Sponsored by NetApp
The poster session will feature posters by authors of all papers presented at both the HotCloud and HotStorage workshops, including the HotStorage Wild and Crazy Ideas (WACI).
Tuesday, July 11, 2017
8:00 am–9:00 am
9:00 am-10:30 am
Shared Keynote Address with HotCloud '17
Santa Clara Ballroom
Edge Computing: Vision and Challenges
Mahadev Satyanarayanan, School of Computer Science, Carnegie Mellon University
Edge computing is new paradigm in which the resources of a small data center are placed at the edge of the Internet, in close proximity to mobile devices, sensors, and end users. Terms such as "cloudlets," "micro data centers," "fog, nodes" and "mobile edge cloud" have been used in the literature to refer to these edge-located computing entities. Located just one wireless hop away from associated mobile devices and sensors, they offer ideal placement for low-latency offload infrastructure to support emerging applications. They are optimal sites for aggregating, analyzing and distilling bandwidth-hungry sensor data from devices such as video cameras. In the Internet of Things, they offer a natural vantage point for organizational access control, privacy, administrative autonomy and responsive analytics. In vehicular systems, they mark the junction between the well-connected inner world of a moving vehicle and its tenuous reach into the cloud. For cloud computing, they enable fallback cloud services in hostile environments. Significant industry investments are already starting to be made in edge computing. This talk will examine why edge computing is a fundamentally disruptive technology, and will explore some of the challenges and opportunities that it presents to us.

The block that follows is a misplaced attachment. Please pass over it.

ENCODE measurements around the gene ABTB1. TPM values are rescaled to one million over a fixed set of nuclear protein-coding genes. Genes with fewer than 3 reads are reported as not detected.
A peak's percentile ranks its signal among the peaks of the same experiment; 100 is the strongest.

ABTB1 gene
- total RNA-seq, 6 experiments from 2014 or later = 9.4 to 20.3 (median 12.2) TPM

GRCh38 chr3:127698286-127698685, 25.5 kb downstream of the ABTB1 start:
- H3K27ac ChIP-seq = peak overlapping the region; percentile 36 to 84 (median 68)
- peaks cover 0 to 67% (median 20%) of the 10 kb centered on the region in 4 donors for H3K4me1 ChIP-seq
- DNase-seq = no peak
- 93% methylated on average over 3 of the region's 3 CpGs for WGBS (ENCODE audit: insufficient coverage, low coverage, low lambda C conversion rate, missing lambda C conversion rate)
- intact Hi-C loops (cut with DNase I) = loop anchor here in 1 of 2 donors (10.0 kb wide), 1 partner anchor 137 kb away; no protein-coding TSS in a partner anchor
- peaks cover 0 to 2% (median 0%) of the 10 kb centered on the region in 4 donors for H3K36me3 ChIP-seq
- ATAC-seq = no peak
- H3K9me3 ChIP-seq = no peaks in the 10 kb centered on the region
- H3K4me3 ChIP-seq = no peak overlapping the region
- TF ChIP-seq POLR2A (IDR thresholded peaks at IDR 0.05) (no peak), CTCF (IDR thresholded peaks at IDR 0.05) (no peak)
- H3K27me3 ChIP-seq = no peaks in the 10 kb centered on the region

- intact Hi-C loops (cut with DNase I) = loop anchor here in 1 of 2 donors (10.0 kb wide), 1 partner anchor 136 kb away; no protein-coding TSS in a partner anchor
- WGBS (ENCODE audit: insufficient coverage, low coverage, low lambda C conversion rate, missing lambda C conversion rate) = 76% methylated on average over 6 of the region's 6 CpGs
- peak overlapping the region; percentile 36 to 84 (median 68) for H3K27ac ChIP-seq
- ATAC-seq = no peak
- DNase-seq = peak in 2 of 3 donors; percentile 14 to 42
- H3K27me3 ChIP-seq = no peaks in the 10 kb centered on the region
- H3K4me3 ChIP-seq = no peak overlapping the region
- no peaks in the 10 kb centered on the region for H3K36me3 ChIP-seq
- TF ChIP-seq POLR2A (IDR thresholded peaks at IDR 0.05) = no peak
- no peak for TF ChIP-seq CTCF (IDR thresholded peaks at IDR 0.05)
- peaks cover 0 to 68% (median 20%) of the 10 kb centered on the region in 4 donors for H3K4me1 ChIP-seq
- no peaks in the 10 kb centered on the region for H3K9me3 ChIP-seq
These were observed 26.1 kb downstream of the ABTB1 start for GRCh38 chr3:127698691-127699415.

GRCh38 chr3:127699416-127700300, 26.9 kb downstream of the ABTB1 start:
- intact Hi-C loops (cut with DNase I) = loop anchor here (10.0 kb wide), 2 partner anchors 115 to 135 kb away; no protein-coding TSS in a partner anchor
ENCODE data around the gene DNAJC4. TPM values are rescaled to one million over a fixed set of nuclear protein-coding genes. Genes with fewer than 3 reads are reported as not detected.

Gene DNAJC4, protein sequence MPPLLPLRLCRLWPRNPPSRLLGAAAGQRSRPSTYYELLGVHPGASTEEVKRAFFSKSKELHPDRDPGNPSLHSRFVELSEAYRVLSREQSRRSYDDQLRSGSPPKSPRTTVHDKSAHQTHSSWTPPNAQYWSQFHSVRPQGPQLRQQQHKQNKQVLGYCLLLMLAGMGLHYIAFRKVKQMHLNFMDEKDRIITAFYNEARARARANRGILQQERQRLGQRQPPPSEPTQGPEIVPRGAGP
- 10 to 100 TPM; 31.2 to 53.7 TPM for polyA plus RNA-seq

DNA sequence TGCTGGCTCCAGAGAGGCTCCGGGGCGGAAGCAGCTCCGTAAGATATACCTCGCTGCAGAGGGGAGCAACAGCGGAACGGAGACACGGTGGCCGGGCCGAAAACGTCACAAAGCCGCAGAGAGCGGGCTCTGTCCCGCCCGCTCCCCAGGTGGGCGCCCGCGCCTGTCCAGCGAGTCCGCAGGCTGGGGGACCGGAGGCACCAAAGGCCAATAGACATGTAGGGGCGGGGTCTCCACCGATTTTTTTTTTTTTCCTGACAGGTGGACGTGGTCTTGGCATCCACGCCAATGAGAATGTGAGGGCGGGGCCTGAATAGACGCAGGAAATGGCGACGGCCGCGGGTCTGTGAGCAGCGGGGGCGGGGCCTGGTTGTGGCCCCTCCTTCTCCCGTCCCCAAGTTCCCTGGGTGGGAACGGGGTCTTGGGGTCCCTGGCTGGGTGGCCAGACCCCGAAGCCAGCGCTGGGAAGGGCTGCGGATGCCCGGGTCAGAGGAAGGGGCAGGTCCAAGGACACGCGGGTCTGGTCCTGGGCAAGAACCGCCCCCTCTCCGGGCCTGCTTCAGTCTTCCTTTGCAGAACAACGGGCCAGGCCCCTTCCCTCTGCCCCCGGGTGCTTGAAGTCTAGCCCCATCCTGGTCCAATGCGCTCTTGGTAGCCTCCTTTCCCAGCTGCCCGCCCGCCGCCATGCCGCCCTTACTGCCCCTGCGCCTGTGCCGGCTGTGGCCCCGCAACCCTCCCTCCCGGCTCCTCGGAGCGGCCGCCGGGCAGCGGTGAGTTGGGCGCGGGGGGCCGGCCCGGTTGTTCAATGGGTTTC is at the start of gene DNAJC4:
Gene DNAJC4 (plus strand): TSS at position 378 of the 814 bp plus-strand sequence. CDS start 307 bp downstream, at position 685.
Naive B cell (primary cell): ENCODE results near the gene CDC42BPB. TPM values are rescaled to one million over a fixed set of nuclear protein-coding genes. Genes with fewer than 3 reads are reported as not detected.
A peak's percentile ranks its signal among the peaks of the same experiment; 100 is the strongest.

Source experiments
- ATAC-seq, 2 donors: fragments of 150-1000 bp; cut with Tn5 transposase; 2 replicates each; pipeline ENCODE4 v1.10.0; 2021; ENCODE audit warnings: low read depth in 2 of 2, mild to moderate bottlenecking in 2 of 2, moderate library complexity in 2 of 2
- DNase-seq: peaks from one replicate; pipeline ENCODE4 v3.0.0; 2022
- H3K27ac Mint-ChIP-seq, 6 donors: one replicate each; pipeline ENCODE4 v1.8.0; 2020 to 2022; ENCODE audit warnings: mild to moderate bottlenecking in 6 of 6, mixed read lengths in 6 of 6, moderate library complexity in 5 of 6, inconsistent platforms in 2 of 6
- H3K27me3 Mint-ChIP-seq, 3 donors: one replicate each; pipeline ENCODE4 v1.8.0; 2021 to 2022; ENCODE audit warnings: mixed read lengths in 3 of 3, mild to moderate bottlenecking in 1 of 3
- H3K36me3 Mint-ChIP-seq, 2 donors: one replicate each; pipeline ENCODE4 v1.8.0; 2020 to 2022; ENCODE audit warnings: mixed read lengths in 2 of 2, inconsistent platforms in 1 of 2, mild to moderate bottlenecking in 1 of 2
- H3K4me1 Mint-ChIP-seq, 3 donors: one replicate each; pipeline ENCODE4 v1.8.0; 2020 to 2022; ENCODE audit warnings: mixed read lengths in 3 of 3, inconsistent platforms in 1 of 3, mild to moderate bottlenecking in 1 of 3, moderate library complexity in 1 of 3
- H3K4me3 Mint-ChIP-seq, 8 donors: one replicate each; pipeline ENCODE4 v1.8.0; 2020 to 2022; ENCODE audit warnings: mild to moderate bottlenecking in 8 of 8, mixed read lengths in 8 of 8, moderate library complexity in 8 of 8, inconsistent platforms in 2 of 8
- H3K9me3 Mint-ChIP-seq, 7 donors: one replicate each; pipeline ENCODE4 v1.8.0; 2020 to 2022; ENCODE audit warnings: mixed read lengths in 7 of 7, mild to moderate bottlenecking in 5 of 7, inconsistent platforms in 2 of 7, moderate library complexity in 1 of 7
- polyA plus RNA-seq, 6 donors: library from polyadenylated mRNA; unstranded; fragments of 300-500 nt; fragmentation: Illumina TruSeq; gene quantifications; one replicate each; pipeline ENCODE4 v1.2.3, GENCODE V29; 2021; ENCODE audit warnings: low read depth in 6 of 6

Mahadev Satyanarayanan, Carnegie Mellon University
Satya is the Carnegie Group Professor of Computer Science at Carnegie Mellon University. He received the PhD in Computer Science from Carnegie Mellon, after Bachelor's and Master's degrees from the Indian Institute of Technology, Madras. He is a Fellow of the ACM and the IEEE. He was the founding Program Chair of the HotMobile series of workshops, the founding Editor-in-Chief of IEEE Pervasive Computing, the founding Area Editor for the Synthesis Series on Mobile and Pervasive Computing, and the founding Program Chair of the First IEEE Symposium on Edge Computing. He was the founding director of Intel Research Pittsburgh, and was an Advisor to Maginatics, which has created a cloud-based realization of the AFS vision and was acquired by EMC in 2014.